Wednesday, November 9, 2011

In Remembrance


What is Veterans Day? Originally called Armistice Day to commemorate cessation of fighting between the Allied Forces and Germany, it was later named Veterans Day and set aside on November 11th of each year as a day of celebration to honor America's veterans for their patriotism, love of country, and willingness to serve and sacrifice for the common good.

The History Channel is running a special on the Vietnam War this week. This is the war that plays most prominently in my mind. It is my generation's war. It is the war I saw broadcast nightly with my dad. It is the war that killed men from my generation. It is brought to my mind when I listen to my sixties station. I plan to watch the program.

Descent down the side of Hill 742, northwest
of Dak To November 14-17, 1967


November 28th, 1967
Prepare to sing a hymn during church services.


Yet, beginning with my grandparents, each generation has been affected by warfare.

Until I ran across the photos found in the Great War Primary Document Archive: Photos of the Great War, I didn't understand the true meaning of a World War. Looking through the pages and pages of photos, I see more nations fighting than I even knew existed. And yet this "war to end all wars" did not end all wars.
World War I troops on the march.
My parents generation were most affected by World War II. A Tom Hanks movie I love and may watch again Friday night is Saving Private Ryan. Their depiction of the troops arrival on Omaha Beach appears painfully realistic. Although I had always heard of D-Day, I found the actual definition interesting. Link here for full explanation of D-Day and Link here for photographs WWII through Gulf War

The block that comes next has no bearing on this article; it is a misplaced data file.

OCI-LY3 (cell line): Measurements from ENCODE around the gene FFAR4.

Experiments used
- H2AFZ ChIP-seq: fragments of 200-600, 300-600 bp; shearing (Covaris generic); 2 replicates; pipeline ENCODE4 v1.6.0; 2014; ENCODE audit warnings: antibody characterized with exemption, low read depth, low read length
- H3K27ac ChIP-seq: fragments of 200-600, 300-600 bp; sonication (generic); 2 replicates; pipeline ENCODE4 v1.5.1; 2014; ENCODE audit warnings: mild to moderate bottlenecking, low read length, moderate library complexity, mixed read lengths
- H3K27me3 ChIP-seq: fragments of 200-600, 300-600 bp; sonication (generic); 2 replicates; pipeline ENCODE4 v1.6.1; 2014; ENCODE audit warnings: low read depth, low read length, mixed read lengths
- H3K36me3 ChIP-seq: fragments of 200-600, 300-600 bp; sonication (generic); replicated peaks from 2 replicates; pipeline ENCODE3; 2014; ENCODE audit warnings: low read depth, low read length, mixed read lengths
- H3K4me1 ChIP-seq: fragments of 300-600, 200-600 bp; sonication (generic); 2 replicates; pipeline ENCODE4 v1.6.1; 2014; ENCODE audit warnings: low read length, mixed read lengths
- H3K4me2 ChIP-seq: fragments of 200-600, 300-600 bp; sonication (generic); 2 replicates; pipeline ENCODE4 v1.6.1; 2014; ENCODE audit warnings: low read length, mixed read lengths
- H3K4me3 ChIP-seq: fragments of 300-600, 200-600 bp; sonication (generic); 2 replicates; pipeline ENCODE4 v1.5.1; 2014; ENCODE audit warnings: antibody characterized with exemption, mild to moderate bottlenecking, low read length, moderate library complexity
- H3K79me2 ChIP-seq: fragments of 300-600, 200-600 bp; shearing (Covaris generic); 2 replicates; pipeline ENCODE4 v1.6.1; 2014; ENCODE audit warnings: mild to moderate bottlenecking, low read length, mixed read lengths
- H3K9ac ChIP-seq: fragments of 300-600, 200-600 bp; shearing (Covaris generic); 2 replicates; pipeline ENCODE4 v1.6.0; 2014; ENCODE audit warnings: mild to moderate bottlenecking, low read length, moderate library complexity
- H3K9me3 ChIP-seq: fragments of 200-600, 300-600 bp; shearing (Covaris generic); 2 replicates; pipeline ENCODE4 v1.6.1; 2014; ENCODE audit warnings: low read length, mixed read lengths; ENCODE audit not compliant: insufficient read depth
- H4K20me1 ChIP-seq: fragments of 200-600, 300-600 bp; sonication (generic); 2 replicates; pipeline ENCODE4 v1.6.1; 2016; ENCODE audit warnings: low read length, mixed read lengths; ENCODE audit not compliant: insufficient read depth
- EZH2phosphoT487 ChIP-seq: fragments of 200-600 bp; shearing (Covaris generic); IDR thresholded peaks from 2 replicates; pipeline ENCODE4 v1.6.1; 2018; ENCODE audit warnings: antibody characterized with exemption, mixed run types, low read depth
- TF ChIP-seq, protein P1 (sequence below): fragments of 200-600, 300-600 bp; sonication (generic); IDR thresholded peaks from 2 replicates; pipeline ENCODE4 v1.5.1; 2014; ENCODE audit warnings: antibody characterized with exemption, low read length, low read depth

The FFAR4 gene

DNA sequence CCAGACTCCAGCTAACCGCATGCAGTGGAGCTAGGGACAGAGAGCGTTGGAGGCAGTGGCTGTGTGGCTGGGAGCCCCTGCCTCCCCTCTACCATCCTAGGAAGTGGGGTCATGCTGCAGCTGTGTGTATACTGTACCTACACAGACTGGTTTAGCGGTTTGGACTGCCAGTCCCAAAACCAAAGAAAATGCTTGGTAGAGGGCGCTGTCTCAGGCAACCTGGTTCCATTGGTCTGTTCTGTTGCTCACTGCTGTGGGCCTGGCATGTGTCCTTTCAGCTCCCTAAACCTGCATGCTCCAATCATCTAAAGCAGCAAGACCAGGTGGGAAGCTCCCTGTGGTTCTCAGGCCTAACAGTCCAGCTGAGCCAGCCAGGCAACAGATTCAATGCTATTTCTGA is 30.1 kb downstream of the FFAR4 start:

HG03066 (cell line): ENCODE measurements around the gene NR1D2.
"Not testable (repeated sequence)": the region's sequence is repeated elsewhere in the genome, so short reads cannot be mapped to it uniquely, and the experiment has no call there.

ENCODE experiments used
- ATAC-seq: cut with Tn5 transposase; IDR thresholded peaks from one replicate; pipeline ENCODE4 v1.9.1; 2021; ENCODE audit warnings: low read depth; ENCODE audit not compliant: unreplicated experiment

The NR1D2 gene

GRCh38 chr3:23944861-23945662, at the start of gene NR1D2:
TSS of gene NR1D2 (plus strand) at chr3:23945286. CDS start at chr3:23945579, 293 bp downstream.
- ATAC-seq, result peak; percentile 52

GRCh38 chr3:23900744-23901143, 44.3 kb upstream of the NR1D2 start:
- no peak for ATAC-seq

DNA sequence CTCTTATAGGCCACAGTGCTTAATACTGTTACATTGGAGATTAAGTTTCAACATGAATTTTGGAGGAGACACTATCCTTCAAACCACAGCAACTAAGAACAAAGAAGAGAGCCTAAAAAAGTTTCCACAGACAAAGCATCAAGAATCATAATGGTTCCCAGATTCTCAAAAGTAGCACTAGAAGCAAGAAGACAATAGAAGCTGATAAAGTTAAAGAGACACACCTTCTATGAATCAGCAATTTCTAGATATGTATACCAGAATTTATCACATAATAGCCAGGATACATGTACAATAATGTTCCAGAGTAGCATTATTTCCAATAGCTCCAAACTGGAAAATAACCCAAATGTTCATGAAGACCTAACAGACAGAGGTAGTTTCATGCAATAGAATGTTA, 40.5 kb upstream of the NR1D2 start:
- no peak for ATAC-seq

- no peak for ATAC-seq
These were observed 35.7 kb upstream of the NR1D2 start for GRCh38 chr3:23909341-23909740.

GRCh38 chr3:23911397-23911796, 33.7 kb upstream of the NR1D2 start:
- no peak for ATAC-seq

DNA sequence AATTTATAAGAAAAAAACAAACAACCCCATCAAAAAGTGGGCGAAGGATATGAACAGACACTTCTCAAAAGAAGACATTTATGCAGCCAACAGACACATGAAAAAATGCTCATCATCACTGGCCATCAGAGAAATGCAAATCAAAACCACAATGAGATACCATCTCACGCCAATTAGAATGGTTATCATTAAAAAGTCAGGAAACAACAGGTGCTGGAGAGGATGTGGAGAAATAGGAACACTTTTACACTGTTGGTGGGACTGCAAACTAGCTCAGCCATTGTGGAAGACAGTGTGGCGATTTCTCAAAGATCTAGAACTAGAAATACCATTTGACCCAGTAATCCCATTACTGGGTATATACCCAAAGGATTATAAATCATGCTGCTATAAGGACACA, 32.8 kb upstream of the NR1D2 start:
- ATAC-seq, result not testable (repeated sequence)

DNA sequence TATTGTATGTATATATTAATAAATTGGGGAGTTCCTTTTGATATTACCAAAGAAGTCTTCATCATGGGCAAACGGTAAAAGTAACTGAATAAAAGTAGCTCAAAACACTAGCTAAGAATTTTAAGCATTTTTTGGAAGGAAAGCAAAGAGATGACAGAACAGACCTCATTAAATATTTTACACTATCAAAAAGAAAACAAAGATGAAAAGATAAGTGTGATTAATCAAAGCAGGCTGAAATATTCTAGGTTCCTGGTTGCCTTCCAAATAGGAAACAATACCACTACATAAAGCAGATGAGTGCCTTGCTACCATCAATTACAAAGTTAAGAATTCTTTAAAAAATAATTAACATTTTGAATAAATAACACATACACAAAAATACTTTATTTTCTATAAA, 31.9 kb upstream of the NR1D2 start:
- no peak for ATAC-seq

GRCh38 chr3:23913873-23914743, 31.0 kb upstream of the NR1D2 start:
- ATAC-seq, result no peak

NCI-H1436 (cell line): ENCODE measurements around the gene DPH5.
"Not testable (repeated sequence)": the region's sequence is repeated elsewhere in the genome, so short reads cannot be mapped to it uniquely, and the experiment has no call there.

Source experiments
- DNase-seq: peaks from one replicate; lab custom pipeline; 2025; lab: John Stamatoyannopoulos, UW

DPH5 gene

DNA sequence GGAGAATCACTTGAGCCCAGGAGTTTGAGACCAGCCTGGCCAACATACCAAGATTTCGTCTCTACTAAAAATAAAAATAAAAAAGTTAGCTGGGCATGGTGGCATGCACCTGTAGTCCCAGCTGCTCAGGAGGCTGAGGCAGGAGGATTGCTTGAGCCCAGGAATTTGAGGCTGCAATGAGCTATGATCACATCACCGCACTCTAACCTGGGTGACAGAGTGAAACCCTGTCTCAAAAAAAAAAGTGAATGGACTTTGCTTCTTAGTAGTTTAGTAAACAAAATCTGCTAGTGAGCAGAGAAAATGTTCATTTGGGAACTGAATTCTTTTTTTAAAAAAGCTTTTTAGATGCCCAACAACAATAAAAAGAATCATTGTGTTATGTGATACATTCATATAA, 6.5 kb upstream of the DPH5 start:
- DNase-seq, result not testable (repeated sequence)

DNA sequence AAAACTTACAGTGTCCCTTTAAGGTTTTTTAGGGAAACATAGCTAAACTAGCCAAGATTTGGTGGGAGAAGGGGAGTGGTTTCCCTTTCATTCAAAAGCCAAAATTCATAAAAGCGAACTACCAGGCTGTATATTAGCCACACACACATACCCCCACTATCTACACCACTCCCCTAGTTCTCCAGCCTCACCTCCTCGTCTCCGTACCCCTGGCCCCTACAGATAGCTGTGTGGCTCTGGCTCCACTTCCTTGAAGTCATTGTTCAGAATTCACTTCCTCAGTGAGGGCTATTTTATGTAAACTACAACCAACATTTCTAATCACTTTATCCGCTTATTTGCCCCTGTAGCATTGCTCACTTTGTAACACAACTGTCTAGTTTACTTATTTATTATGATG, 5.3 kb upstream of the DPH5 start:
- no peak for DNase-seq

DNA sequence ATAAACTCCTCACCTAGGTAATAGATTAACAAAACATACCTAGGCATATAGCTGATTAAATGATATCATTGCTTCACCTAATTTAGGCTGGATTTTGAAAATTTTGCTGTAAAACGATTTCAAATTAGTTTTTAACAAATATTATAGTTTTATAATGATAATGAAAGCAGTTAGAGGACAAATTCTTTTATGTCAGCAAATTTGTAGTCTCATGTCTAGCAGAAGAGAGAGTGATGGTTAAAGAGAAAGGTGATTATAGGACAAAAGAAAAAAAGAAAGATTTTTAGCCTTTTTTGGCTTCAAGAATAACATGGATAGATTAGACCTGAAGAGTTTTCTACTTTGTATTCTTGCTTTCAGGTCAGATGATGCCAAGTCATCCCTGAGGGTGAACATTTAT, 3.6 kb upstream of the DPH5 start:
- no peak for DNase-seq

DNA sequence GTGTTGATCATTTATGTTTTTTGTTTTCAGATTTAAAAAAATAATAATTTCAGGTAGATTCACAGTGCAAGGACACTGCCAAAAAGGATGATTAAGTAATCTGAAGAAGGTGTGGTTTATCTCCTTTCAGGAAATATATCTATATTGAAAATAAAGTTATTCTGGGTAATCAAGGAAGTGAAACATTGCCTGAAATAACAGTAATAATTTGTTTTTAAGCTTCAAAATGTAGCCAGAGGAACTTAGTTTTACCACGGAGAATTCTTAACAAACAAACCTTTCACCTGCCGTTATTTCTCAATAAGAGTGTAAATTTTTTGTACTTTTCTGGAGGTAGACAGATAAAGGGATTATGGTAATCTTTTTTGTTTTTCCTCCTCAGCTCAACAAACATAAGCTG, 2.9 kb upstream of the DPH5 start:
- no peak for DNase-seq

Omaha Beach June 6, 1944
Survivors reach beach by lifeboat
Photographer Weintraub SC190366

GI's who have landed on the Northern
coast of France during the early stages
of D-Day man a life line to help other
Americans approaching the beach in a
swamped landing craft
12 June 1944 Photo by Weintraub. SC238439



Besieged for 10 days
Moving out of Bastogne
December 31, 1944 

Luxembourg field scouting mission
December 30, 1944
Bedsheets used as camouflage in snow

When looking at these photos, it is easy to see how brutally cold it was,  as expressed by my cousin's father in law, Albert Henry, regarding his service at the Battle of the Bulge. The troops were ill equipped to endure the worst winter in the history of the region. He always found it difficult to tolerate the cold even after his return home.

I was born when the Korean Conflict (it looked like a war to me) was in full force. Daddy was already married with a child on the way so he was not drafted. My Uncle Jack was drafted and served in Korea. In my mind I had pictured Korea as a tropical region. I was sadly mistaken for he too remembers and speaks of the harsh winter.

Link here for more on the Korean Conflict



SC398703 - A 4.2 inch mortar crew of Heavy Mortar Company,
179th Regiment, 45th U.S. Infantry Division, fires on Communist
positions, West of Chorwon, Korea. 5 May 1952. Korea
Signal Corps Photo #10-296-1/FEC-52-13339 (Kassal)


SC390962 - KOREAN CONFLICT
Lieutenant Colonel Leon B. Humphrey, CO 213th
Field Artillery Battalion, U.S. Eighth Army pulls the
lanyard on "north east gun" of Battery A, 213th Field
Artillery Battalion, to send the 100,000th round of
ammunition fired by the 213th at Chinese Communist
positions. 11 January 1952. Korea
Signal Corps Photo #1-2481-9/FEC-52-4036 (Doyle)

And it continues on with my children's generation in the Middle East. 

Will my grandchildren be directly affected by a war? How many grandmothers before me have prayed for their grandchildren's protection?

































































2 comments:

  1. Excellent post. My father was a WWII soldier. War is never easy, but the soldiers from earlier wars fought in some brutal conditions without the benefit of modern warfare equipment. We owe all our soldiers a debt of gratitude.

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  2. This was a wonderful post and tribute to those who have fought in three of our wars...and I see additional posts "above" that I want to take the time to read and comment on. It is now almost 1 am, and I will end here, though, for tonight and get back to you....But, I am always impressed when someone takes the time to research and go into depth about something that is important and I want to thank you for that.

    I also want to thank you for your comment on my own Veteran's Day post. All my best--
    Marie

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